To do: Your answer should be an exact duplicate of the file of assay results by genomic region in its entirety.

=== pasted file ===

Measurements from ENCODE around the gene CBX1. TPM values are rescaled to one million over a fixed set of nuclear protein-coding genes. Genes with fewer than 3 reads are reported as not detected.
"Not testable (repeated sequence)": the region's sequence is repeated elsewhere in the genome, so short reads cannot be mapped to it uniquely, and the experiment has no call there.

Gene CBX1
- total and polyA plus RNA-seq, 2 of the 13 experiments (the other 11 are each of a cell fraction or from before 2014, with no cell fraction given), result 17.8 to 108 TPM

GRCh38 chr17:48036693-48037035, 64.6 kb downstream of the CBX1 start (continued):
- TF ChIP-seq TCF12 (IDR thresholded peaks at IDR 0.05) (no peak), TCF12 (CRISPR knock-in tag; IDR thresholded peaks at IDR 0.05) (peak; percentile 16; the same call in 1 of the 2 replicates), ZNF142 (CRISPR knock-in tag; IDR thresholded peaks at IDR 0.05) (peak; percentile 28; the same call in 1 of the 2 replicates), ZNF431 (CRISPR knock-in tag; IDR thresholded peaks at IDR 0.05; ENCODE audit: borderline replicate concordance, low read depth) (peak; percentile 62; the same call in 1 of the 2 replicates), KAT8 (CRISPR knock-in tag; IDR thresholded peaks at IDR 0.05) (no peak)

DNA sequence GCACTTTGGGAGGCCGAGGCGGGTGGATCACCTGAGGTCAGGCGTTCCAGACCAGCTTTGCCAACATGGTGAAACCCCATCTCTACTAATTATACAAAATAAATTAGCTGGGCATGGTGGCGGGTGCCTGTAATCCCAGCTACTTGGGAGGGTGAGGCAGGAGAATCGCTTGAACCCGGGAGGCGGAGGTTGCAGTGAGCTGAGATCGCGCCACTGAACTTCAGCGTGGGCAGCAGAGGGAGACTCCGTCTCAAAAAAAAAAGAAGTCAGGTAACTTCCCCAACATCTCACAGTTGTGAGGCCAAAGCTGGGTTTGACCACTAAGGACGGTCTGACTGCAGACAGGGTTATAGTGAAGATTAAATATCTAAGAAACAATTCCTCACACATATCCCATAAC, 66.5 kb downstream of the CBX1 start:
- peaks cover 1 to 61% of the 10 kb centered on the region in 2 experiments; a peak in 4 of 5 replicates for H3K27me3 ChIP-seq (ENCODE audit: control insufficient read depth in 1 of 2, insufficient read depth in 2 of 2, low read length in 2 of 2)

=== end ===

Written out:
Measurements from ENCODE around the gene CBX1. TPM values are rescaled to one million over a fixed set of nuclear protein-coding genes. Genes with fewer than 3 reads are reported as not detected.
"Not testable (repeated sequence)": the region's sequence is repeated elsewhere in the genome, so short reads cannot be mapped to it uniquely, and the experiment has no call there.

Gene CBX1
- total and polyA plus RNA-seq, 2 of the 13 experiments (the other 11 are each of a cell fraction or from before 2014, with no cell fraction given), result 17.8 to 108 TPM

GRCh38 chr17:48036693-48037035, 64.6 kb downstream of the CBX1 start (continued):
- TF ChIP-seq TCF12 (IDR thresholded peaks at IDR 0.05) (no peak), TCF12 (CRISPR knock-in tag; IDR thresholded peaks at IDR 0.05) (peak; percentile 16; the same call in 1 of the 2 replicates), ZNF142 (CRISPR knock-in tag; IDR thresholded peaks at IDR 0.05) (peak; percentile 28; the same call in 1 of the 2 replicates), ZNF431 (CRISPR knock-in tag; IDR thresholded peaks at IDR 0.05; ENCODE audit: borderline replicate concordance, low read depth) (peak; percentile 62; the same call in 1 of the 2 replicates), KAT8 (CRISPR knock-in tag; IDR thresholded peaks at IDR 0.05) (no peak)

DNA sequence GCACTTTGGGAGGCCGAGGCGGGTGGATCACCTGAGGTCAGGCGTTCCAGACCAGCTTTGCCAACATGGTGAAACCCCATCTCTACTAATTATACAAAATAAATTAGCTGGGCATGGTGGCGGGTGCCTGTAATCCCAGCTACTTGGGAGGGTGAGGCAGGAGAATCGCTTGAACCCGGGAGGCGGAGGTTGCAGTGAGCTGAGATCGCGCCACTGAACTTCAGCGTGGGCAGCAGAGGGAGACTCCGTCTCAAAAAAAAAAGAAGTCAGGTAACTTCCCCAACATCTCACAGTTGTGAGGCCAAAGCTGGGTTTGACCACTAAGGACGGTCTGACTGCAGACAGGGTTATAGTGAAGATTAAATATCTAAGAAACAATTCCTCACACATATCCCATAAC, 66.5 kb downstream of the CBX1 start:
- peaks cover 1 to 61% of the 10 kb centered on the region in 2 experiments; a peak in 4 of 5 replicates for H3K27me3 ChIP-seq (ENCODE audit: control insufficient read depth in 1 of 2, insufficient read depth in 2 of 2, low read length in 2 of 2)